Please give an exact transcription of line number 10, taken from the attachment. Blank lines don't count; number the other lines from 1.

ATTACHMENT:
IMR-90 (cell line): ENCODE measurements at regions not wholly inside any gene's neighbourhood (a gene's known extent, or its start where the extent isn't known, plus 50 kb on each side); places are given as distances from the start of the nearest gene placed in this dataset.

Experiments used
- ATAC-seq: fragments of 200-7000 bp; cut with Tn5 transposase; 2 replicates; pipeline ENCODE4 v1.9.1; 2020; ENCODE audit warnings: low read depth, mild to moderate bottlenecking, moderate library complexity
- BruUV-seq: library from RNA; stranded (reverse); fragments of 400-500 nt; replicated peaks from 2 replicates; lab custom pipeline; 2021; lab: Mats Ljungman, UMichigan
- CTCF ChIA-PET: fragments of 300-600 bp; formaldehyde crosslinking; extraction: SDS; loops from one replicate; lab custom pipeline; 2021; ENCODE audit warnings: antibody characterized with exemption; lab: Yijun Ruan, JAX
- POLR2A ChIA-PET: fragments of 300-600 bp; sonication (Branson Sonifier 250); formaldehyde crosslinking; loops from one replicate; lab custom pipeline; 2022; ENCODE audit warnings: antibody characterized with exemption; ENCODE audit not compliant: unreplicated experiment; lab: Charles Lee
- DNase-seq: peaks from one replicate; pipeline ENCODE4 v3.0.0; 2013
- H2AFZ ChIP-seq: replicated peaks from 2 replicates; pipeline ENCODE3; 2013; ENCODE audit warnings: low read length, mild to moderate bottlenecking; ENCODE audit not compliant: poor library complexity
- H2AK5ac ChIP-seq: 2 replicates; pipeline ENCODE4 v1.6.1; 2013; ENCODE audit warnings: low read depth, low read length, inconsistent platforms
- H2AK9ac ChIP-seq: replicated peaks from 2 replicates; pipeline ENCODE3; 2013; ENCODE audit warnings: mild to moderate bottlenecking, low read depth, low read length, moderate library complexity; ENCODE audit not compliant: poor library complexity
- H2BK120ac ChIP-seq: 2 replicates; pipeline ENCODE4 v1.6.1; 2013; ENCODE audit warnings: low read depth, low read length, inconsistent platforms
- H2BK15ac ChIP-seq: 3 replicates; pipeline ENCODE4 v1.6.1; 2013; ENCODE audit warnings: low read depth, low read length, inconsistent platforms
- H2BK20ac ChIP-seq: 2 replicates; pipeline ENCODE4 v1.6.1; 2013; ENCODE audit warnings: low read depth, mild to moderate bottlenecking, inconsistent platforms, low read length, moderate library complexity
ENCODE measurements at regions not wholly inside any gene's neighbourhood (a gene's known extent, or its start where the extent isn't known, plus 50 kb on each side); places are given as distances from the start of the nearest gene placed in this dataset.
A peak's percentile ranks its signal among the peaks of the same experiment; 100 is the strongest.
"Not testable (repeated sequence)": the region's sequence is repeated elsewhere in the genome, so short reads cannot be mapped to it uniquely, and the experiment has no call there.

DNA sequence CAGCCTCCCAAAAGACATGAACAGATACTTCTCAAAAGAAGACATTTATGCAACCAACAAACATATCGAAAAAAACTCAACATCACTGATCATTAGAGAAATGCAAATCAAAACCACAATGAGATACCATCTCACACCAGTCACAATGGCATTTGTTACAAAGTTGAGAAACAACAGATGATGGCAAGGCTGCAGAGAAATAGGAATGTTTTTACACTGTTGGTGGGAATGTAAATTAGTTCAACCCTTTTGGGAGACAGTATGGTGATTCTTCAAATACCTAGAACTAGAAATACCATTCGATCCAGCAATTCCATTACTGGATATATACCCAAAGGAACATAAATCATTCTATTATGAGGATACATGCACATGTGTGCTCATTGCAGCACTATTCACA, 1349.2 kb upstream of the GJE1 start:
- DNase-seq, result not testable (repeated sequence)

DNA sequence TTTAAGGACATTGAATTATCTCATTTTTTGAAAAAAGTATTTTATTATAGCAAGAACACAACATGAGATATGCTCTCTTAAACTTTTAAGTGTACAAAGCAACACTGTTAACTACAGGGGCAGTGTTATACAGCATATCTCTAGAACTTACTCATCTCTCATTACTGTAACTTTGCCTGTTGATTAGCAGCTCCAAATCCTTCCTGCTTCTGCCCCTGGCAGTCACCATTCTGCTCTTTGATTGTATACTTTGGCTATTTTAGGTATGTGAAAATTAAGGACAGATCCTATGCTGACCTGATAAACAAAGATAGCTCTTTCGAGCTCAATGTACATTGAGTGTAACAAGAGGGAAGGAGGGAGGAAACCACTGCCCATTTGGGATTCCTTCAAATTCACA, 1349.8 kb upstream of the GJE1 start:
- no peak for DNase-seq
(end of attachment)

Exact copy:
- H2AK9ac ChIP-seq: replicated peaks from 2 replicates; pipeline ENCODE3; 2013; ENCODE audit warnings: mild to moderate bottlenecking, low read depth, low read length, moderate library complexity; ENCODE audit not compliant: poor library complexity